Horsing Around the Plaza

2010.Jul.07 Wednesday · 0 comments

in Casa SaltShaker, Food & Recipes

“You who after a few days here have called Siena “beautiful but rather dull”, have you not noticed a sudden change in the city? It seems to have come in a single night, and shows itself in a general air of agitation and excitement.”

– from “The Palio

I don’t know what it is about the Palio di Siena each year that near requires me to put on a Casa S dinner in celebration. I’ve never been, in fact my only experience of Siena was about an hour’s time one day while bumming around the Chianti region. Perhaps it’s just an excuse to play around with some Tuscan food…? This past weekend was, once again, the proper date for one of the two annual races, and into the kitchen I went with some ideas, both old and new, for this year’s menu.

Confit Baby Octopus and Garlic Custard

I wanted to make an interesting little cold appetizer with smoked anchovies. But the time of year is off and I couldn’t find any fresh anchovies, sardines, or even mackerel. All that was around were the little pickled boquerones, which I’ve used before, but, given that they’re already pickled, don’t lend themselves well to being smoked. Another fish was a possibility, but somehow, while I was in the fish market, the little baby octopi started calling to me, and while they’re not what I’d started with, there are octopus dishes in Tuscany. I confited them in olive oil with various spices and then served them just slightly warm with a little salad of frisée, herb-roasted cherry tomatoes, salt-cured cucumber dice, fried red onions, and, my favorite part of the dish, a creamy, delicate garlic custard. The presentation needs serious work, but the flavors came out just the way I’d hoped – so look for some new rendition of this dish down the line.

Cacciuccio

Starting from a traditional local seafood stew called cacciuccio (which turns out to be an unfortunate name here, as locally, when said out loud, sounds like a slang and not particularly dinner-party polite name for a bit of female anatomy – eliciting a bit of blushing and chuckling amongst some of the guests… live and learn), I went for a soup-ified version. Fresh fish stock made from the bones of lenguado, or sole, and then lots of onion, carrot, celery, fennel, tomatoes, a little bit of chili (rocoto), the lenguado itself all diced up, some cockles and mussels.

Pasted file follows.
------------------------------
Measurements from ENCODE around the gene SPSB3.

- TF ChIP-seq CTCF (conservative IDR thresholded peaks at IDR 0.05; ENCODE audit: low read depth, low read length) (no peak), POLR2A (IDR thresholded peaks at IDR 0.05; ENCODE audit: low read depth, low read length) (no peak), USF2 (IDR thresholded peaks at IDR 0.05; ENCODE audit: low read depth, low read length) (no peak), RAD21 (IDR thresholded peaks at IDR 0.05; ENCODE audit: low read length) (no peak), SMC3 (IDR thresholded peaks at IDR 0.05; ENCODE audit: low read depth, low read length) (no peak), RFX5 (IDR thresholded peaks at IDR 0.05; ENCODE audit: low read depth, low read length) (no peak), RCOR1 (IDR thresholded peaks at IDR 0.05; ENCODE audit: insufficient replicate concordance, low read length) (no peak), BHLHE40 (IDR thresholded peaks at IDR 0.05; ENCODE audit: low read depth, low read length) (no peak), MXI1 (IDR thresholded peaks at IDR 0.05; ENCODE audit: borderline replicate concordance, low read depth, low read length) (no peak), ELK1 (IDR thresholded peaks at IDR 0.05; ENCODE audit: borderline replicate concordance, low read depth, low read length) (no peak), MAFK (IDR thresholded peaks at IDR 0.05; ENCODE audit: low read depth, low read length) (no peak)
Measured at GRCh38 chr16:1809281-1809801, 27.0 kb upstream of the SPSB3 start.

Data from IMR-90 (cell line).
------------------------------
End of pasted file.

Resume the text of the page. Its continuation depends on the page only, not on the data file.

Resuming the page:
Pici with Duck Ragu

The star of the evening, hand-rolled pici served with a duck ragu made with, well, pretty much the whole duck – breast, thigh and leg meat and an equal quantity of hearts and gizzards, all ground together and stewed away with all the good stuff – onion, garlic, carrots, celery, mushrooms, tomatoes, white wine, milk, herbs and spices. Finished off with a bit of grated romano cheese and fresh oregano leaves.

Reconstructed Scottiglia

Scottiglia is, more or less, the chili con carne of Italy, and a classic, spicy dish of the Siena region. This isn’t it. But it was the inspiration for this. Classically, a slow cooked tomato, chili and wine stew with a “minimum of three kinds of meats”, it merely provided some food for thought. The three meats are there, though not likely those that would be classically used – what I did was stacked up slices of beef round, chicken breast and pork shoulder, then pressed them together so that they formed a firm little stack – and no meat glue used! I browned them on top and bottom and then put them into the oven with an already simmering broth of red wine and aromatic vegetables, and let them cook slowly for about an hour, absorbing those flavors and getting all nice and tender – I think if I did it again I’d go with an even lower heat oven and cook longer to really get a fork-tender texture. Served with a bit of the reduced broth alongside sauteed little potatoes with white Japanese chives. Flavors great, but once again, the presentation isn’t quite there.

Rosemary Chestnut Walnut Strudel

The only changes in this dish that I made from previous years, as I happen to like it a lot, is that I made my own strudel dough this year – after all, it’s part of why I’m taking the pastry chef program. The filling – chestnut puree, walnuts, raisins, rosemary, brown sugar. Rosemary whipped cream on the side, and, instead of an olive oil drizzle, a bit of green lemon oil – a much better match!

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